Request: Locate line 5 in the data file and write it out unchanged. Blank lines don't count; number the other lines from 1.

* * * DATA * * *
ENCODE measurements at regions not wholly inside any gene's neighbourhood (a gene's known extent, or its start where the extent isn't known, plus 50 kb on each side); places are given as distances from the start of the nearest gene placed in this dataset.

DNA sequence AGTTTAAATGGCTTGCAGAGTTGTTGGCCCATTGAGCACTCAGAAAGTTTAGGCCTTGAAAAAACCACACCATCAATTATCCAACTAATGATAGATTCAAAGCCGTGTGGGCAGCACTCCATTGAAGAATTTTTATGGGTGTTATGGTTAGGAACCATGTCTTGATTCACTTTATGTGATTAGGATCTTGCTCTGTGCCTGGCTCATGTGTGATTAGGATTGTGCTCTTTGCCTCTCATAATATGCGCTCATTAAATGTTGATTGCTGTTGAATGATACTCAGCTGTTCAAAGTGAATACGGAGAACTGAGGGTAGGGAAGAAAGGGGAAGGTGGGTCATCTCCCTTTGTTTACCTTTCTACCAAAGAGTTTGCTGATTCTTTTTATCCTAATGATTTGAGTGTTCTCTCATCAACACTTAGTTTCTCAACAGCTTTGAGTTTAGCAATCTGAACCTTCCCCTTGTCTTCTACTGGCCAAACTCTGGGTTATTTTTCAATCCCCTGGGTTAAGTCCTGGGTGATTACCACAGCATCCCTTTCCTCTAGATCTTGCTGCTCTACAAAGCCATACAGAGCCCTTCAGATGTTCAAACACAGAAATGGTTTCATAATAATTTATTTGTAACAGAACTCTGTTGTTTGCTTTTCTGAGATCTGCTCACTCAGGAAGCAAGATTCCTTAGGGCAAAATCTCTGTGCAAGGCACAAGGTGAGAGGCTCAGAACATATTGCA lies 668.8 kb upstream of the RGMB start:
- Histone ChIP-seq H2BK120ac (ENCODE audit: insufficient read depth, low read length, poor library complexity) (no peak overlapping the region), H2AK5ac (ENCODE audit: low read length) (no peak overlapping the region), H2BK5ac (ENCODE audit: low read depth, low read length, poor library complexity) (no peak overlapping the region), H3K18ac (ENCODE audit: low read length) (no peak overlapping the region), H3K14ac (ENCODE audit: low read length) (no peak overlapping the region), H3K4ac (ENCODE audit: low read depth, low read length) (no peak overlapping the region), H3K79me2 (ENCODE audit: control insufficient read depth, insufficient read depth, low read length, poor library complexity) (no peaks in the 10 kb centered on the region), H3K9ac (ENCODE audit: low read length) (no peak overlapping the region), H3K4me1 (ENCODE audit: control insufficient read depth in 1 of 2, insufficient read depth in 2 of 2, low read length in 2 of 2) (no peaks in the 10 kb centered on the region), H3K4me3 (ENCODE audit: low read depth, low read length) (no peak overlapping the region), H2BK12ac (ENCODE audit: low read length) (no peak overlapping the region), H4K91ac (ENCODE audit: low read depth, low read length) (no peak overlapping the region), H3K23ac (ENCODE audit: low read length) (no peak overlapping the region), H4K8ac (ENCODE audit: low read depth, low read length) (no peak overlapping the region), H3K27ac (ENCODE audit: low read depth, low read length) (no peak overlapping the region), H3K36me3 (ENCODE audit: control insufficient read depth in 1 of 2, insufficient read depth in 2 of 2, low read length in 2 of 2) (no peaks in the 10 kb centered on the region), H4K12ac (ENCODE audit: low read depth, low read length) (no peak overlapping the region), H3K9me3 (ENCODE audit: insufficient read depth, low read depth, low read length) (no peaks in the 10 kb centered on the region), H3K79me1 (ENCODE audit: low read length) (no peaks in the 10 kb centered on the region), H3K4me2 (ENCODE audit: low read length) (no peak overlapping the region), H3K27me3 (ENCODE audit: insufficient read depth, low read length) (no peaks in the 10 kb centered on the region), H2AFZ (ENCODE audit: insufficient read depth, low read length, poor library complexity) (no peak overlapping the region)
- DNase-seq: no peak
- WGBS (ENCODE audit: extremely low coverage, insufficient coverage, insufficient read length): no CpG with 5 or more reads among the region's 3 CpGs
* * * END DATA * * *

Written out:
- WGBS (ENCODE audit: extremely low coverage, insufficient coverage, insufficient read length): no CpG with 5 or more reads among the region's 3 CpGs